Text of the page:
all the other factors that were contributing to the effects, to see if
there was any residual effect of pure irrationality.

My interpretation of the particular experiments that you cite (and
remember, you were the one who chose to cite experiments where the
effect was confounded with other factors) is that *other* *cognitive*
*mechanisms* played at least some role in interfering with the subjects'
interpretation of the questions, or interfered with their ability to
execute a probability calculation. Those weak studies were a good
illustration that other things were at work, and that is the reason why
  I used them to illustrate possible interpretations of what was going
on. For what it is worth, you will note (if you read the literature)
that the "irrationality" effects are diminished when more trouble is
taken to eliminate these other things .... evidence that they were
indeed responsible for part of the original effect.

Are you clear on this distinction so far? It is not that [Other
mechanisms interfered with the reasoning, and without those other
mechanisms the reasoning would have been perfect], it is that [Other
mechanisms interfered with the reasoning and *partially* accounted for
the imperfect reasoning].

If you read my post in detail, you can see that the point I was trying
to focus on was the *nature* of the mechanisms that were causing some of
the reasoning errors: unlike the people in the literature, whose put a
lot of effort into eliminating these other effects to see what remained,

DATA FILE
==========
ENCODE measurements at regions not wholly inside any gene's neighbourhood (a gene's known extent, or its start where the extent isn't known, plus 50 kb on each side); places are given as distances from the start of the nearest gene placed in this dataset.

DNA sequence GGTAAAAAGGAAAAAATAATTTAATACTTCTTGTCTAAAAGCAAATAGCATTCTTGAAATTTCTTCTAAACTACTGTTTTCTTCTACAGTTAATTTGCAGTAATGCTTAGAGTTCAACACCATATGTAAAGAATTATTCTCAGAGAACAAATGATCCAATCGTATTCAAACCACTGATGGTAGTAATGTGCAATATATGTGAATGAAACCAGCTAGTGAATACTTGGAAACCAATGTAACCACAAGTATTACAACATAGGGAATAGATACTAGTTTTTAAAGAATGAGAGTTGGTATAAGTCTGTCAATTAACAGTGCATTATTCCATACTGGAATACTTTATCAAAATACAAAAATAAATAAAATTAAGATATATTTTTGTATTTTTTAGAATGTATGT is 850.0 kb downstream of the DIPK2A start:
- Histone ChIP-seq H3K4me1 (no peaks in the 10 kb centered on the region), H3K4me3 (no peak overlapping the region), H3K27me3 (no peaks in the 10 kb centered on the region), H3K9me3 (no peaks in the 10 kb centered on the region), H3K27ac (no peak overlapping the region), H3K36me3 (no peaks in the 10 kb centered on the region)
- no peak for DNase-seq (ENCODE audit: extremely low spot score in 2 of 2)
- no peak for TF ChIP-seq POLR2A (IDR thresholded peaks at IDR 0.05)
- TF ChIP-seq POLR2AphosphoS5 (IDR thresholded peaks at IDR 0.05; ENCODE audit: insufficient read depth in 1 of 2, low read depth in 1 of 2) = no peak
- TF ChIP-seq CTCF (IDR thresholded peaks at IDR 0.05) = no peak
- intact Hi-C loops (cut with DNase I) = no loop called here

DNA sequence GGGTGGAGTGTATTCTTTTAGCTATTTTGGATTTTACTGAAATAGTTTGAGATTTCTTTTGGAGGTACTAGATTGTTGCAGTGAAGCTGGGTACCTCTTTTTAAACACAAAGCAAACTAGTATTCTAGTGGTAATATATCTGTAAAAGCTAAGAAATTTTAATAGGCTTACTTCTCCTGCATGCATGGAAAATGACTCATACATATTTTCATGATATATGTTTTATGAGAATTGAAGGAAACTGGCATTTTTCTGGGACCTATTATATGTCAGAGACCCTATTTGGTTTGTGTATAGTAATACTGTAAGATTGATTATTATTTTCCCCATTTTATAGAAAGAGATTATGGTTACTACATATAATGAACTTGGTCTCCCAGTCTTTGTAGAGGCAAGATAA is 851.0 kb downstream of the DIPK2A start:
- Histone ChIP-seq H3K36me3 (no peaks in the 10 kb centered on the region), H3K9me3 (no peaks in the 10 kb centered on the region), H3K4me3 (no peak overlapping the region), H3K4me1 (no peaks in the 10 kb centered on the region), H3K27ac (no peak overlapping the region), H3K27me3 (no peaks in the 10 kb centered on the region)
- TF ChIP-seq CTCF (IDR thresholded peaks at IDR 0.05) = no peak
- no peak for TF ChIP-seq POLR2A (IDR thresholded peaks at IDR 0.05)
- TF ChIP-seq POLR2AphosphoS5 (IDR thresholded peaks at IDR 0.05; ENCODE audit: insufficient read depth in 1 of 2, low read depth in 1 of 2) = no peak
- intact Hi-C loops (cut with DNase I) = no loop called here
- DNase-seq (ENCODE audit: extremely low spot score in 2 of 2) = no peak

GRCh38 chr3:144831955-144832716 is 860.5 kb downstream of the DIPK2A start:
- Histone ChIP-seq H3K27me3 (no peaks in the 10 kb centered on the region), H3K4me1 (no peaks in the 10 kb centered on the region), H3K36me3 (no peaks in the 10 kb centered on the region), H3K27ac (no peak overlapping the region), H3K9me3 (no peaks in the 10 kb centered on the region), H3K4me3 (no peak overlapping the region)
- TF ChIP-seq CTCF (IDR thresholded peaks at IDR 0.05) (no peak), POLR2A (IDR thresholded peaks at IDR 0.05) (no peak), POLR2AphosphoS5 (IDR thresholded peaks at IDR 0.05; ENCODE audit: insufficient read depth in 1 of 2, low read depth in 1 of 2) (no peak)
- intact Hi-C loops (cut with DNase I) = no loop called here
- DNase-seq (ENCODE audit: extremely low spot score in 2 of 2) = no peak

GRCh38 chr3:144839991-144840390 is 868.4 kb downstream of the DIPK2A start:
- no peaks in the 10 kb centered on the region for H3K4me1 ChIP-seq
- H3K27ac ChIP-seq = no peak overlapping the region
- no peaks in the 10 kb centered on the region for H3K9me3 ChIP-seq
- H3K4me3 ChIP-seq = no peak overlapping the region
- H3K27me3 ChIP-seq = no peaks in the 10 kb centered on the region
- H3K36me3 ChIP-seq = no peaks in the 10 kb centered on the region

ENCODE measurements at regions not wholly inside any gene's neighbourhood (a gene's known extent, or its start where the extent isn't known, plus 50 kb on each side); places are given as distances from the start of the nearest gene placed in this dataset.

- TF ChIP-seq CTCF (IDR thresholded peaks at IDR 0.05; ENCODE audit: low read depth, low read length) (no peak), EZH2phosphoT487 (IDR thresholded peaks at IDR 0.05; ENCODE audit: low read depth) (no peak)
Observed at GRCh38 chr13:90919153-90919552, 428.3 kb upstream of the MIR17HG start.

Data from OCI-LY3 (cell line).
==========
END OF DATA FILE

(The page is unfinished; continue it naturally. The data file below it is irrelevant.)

my goal was to focus on what those other mechanisms were doing and how
important they might be in the larger scheme of things.

Specifically, there are two interpretations of their role:

1) The interfering mechanisms were just dumb, maladaptive strategies.
Basically, systematic biasses and mistakes.

2) These other mechanisms were not just systematic biasses, but may
actually have been components of very powerful, sensible, adaptive
cognitive mechanisms that do not use logical reasoning, and without
which the system as a whole could not function.

Interpretation (1) is the default assumption in the literature. To the
extent that the literature looked at what was going on in these
experiments, it tended to treat the situation as one of rationality
corrupted by mistakes.

Interpretation (2) is hard to investigate. These other mechanisms
are extremely hard to pin down, and if you know anything at all about
the nature of the experimentation/theorization cycle in the science of
cognitive psychology (something that I have a few concerns about, given
your armchair experience in the field), you will know that what is
difficult to address by experiments tends to be ignored.

But just because they are ignored, that does not mean they do not exist,
and their existence would have profound implications for the position
you take vis a vis the role of rationality in human thought.